Our Little Sister (2015)

Impression: This one was good but odd. I felt like I was watching a beautiful, thoughtful film which kept switching to a soap opera/sitcom/cartoon. Kind of like a Japanese Gilmore Girls, but with three older sisters instead of a mother and their younger half sister sharing a beautiful but crumbling old house with a garden in a seaside town. The coolness/cheesiness line was tough to walk sometimes. There are some visually stunning sequences here. The bicycle ride through the cherry blossom tunnel is pretty high on the list of most beautiful scenes ever filmed. Not much of a plot, but definitely a mood and leaving with a feeling of having just spent 2 hours in Japan, in that town, in that house. At the Q&A all was explained: it was an adaptation of a manga. Had it been animated I would have been much more in tune with some of its quirkiness, but maybe it would have also lost something. Not sure I did it justice, still a movie very much worth seeing.

Facts: Three Japanese girls in their 20’s meet their teenage half sister and decide to adopt her.


One Floor Below (2015)

Impression: It’s a story about what an ordinary guy does when he hears something he wasn’t supposed to, and how he deals with his conscience and outside pressures. And even though, during the Q&A, the director said he was not so much interested in society but what goes on in his protagonist’s head, I think the society he lives in very much influences the protagonist’s ideas of right and wrong and leads to his (in)actions. The way he relates to his neighbors, the job he has, the way he relates to people he encounters at that job, all of those can be read as either the result of the internal struggles he is going through because of this one event, or maybe, all these external interactions have influenced his thinking and cause him to react the way he does. This one had me thinking for a long time.

Facts:  After overhearing an argument and its aftermath in an apartment below, what is one to do?

Extra: One of the downsides to only doing rush lines at TIFF is that sometimes volunteers don’t have their act together and let you in after the movie has already started. Usually not a big deal, except when it’s a psychological thriller and something very important happens in the first minute of the movie. It also would maybe not matter if this was not a Romanian movie, and every single Romanian movie I’ve seen aside from being really good, has had me feeling like I have no idea what will happen next. So I felt like this feeling of disorientation was just something Romanians do. Of course the nice couple next to me, let me know what had happened in the beginning as the end-credits were rolling, and I was able to put it all back together. Definitely a different experience than seeing the movie the way it was intended.



Sparrows (2015)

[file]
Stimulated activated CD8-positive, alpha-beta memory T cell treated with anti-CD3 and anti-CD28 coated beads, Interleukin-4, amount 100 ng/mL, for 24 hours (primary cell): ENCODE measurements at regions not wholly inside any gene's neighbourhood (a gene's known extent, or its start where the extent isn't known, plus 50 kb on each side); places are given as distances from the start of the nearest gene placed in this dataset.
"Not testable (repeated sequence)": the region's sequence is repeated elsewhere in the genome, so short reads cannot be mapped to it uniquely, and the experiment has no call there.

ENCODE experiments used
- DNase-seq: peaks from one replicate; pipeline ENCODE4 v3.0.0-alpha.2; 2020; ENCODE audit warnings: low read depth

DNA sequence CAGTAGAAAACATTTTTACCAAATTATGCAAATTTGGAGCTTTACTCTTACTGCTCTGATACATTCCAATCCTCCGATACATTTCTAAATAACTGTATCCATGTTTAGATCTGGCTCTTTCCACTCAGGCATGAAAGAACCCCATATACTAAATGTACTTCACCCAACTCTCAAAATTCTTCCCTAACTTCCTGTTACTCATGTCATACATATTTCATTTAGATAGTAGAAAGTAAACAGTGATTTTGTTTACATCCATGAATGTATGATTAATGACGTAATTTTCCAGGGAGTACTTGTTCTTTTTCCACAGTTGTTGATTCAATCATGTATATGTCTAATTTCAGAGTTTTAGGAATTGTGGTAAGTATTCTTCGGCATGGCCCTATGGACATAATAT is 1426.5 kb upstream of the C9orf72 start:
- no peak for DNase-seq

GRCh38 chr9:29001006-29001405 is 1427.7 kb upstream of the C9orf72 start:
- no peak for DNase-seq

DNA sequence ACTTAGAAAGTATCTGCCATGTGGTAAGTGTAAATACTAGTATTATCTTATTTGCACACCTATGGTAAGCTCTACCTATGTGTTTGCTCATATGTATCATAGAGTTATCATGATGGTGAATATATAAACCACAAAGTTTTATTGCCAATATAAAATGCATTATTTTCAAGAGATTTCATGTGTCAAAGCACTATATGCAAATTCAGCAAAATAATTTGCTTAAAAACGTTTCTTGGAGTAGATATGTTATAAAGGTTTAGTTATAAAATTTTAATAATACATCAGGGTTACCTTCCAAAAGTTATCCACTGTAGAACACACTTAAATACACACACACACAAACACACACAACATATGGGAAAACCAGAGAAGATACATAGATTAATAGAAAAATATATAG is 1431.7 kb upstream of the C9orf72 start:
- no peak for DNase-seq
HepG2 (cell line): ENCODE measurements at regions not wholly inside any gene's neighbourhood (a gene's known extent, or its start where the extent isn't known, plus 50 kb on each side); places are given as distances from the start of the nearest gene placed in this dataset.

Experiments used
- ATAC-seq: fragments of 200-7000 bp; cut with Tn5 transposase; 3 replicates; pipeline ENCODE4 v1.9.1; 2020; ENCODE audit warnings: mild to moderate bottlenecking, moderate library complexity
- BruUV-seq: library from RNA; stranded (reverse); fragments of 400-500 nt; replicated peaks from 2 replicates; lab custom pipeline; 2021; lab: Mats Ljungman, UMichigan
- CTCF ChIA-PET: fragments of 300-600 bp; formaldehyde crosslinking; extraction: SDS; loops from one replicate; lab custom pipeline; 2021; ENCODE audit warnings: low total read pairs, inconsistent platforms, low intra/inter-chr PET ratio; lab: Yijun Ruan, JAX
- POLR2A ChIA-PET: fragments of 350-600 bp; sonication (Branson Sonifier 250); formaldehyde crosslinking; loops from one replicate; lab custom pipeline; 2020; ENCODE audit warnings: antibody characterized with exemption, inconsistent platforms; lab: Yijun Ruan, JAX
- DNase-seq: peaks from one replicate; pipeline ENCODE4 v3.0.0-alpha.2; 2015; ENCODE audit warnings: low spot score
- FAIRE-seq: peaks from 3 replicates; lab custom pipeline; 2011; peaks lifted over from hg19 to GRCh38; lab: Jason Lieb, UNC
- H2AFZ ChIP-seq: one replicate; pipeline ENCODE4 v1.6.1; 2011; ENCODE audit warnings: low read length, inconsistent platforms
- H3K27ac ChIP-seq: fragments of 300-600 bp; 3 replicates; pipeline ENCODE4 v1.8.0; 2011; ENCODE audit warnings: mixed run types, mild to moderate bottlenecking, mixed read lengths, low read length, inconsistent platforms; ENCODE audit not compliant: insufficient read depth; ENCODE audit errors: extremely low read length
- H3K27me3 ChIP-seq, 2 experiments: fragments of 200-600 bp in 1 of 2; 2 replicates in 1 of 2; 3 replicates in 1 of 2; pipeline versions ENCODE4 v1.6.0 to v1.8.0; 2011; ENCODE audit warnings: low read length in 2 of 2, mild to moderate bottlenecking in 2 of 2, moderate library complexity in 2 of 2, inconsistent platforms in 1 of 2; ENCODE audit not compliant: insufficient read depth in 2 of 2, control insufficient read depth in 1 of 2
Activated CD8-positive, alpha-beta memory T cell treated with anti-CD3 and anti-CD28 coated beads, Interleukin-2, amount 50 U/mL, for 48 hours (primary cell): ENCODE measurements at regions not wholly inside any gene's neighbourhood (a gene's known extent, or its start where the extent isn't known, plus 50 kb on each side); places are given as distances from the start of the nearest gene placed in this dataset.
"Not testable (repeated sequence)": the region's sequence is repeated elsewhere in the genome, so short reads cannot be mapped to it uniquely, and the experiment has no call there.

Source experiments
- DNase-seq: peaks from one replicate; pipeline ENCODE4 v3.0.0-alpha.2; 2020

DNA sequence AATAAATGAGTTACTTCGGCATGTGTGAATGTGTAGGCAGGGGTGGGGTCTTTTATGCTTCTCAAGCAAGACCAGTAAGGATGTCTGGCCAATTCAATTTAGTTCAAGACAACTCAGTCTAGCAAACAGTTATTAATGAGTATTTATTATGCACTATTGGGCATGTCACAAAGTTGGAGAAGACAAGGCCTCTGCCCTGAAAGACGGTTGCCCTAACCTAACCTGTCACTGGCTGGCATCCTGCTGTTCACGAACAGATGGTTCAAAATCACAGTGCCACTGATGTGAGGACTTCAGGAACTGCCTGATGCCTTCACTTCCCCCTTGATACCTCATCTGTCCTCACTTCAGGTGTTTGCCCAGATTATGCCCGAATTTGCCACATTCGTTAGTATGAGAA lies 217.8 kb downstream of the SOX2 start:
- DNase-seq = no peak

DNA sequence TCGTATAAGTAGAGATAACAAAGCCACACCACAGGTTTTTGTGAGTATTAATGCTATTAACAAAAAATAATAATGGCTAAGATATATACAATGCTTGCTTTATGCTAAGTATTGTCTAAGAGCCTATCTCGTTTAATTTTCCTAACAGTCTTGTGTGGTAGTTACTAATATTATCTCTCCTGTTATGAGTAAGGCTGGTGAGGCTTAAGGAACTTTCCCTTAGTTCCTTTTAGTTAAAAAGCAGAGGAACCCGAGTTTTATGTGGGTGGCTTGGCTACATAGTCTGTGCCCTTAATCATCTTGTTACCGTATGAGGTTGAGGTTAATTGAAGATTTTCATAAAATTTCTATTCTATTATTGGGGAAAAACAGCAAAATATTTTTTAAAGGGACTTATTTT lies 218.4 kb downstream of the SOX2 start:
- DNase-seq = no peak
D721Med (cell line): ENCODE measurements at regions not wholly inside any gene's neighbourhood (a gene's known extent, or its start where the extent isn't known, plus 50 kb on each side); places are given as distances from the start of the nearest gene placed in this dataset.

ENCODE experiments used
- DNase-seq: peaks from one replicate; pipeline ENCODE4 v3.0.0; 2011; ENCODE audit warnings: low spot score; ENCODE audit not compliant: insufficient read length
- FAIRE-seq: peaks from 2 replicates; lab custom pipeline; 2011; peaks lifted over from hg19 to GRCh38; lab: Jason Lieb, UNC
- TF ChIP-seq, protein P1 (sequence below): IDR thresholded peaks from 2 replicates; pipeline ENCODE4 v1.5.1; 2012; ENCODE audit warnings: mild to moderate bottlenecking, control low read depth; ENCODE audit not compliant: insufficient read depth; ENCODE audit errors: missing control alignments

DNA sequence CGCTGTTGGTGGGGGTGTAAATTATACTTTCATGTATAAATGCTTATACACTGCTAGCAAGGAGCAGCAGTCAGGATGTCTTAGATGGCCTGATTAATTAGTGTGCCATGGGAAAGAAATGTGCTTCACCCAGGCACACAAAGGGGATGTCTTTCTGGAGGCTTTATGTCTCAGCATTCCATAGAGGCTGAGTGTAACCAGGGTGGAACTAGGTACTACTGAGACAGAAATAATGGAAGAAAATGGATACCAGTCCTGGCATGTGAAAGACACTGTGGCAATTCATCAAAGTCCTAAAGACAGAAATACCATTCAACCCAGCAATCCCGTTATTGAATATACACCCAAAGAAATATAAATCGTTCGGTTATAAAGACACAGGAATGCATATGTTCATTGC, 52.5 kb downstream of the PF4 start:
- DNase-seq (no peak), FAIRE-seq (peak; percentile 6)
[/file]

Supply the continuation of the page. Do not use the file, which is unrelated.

Impression: Icelandic, set in the far north small town during the summer, so there is no night. Icelandic summer means non-stop daylight, and the light with which the film is painted is unlike anything I have seen, everything is sharper, and more stark.  All sense of time is lost, and events seem to happen and escalate a lot faster than they would somewhere where action takes place over 12 hour stretches followed by breaks.  Somehow, everything is amped up. The plot follows a teenager who unwillingly comes to stay with his dad and grandmother for the summer. The otherworldly Icelandic landscape is captured really well, and is a great background for his coming to terms with adulthood in a series of progressively more heartbreaking episodes. Definitely a candidate for the “shoot your kneecaps off” category of depressing films. Still, very good!

Facts: A teenage boy comes to spend a summer with his estranged father and grandmother in the far north of Iceland.


The Wait (2015)

Impression: The best movie I saw at TIFF 2015, and the best movie I’ve seen in a long time, and it’s Piero Messina’s first feature. He was the assistant director on The Great Beauty, though. From the first stunning spiraling shot of a Jesus statue, to the ending shot of Juliette Binoche, this movie is not only gorgeous throughout, but it masterfully builds tension. And it’s not because you don’t know what will happen, it’s exactly because you DO know from a few minutes into it what must happen, that this is incredible. It’s hard to say anything more about the plot without ruining it, so I will stop there. Oh yeah, and Juliette Binoche is the greatest living actor. There is an amazing preview of this one on youtube which shows you how gorgeous it looks but reveals absolutely nothing of the plot. Watch it!
Facts:  A woman in a gorgeous Italian villa hosts her son’s French girlfriend.  No more can be said without revealing the plot.